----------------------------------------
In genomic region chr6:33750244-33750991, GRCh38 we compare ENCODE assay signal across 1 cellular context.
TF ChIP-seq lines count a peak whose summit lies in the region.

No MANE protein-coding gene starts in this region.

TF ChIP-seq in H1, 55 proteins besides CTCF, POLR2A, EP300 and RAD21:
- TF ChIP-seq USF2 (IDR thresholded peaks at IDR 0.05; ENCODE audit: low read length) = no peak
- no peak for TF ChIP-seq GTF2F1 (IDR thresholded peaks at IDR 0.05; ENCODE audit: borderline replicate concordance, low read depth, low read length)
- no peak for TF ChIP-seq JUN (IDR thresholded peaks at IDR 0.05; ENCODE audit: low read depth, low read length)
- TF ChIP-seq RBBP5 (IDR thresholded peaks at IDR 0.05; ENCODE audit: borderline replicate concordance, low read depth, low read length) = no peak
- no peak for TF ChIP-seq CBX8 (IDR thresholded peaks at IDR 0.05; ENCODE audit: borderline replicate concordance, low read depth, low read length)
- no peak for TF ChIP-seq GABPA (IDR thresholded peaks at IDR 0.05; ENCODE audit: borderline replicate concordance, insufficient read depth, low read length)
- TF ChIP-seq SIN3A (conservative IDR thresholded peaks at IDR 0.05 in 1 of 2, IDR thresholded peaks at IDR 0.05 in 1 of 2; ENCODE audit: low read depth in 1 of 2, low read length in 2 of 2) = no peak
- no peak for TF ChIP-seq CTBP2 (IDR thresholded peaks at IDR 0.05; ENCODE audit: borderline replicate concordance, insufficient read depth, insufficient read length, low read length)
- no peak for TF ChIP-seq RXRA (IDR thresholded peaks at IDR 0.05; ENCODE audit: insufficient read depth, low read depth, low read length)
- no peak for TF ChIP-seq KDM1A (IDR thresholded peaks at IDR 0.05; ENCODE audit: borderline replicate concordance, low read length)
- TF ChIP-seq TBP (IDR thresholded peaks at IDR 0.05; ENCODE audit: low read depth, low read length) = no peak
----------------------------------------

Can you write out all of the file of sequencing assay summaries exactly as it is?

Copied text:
In genomic region chr6:33750244-33750991, GRCh38 we compare ENCODE assay signal across 1 cellular context.
TF ChIP-seq lines count a peak whose summit lies in the region.

No MANE protein-coding gene starts in this region.

TF ChIP-seq in H1, 55 proteins besides CTCF, POLR2A, EP300 and RAD21:
- TF ChIP-seq USF2 (IDR thresholded peaks at IDR 0.05; ENCODE audit: low read length) = no peak
- no peak for TF ChIP-seq GTF2F1 (IDR thresholded peaks at IDR 0.05; ENCODE audit: borderline replicate concordance, low read depth, low read length)
- no peak for TF ChIP-seq JUN (IDR thresholded peaks at IDR 0.05; ENCODE audit: low read depth, low read length)
- TF ChIP-seq RBBP5 (IDR thresholded peaks at IDR 0.05; ENCODE audit: borderline replicate concordance, low read depth, low read length) = no peak
- no peak for TF ChIP-seq CBX8 (IDR thresholded peaks at IDR 0.05; ENCODE audit: borderline replicate concordance, low read depth, low read length)
- no peak for TF ChIP-seq GABPA (IDR thresholded peaks at IDR 0.05; ENCODE audit: borderline replicate concordance, insufficient read depth, low read length)
- TF ChIP-seq SIN3A (conservative IDR thresholded peaks at IDR 0.05 in 1 of 2, IDR thresholded peaks at IDR 0.05 in 1 of 2; ENCODE audit: low read depth in 1 of 2, low read length in 2 of 2) = no peak
- no peak for TF ChIP-seq CTBP2 (IDR thresholded peaks at IDR 0.05; ENCODE audit: borderline replicate concordance, insufficient read depth, insufficient read length, low read length)
- no peak for TF ChIP-seq RXRA (IDR thresholded peaks at IDR 0.05; ENCODE audit: insufficient read depth, low read depth, low read length)
- no peak for TF ChIP-seq KDM1A (IDR thresholded peaks at IDR 0.05; ENCODE audit: borderline replicate concordance, low read length)
- TF ChIP-seq TBP (IDR thresholded peaks at IDR 0.05; ENCODE audit: low read depth, low read length) = no peak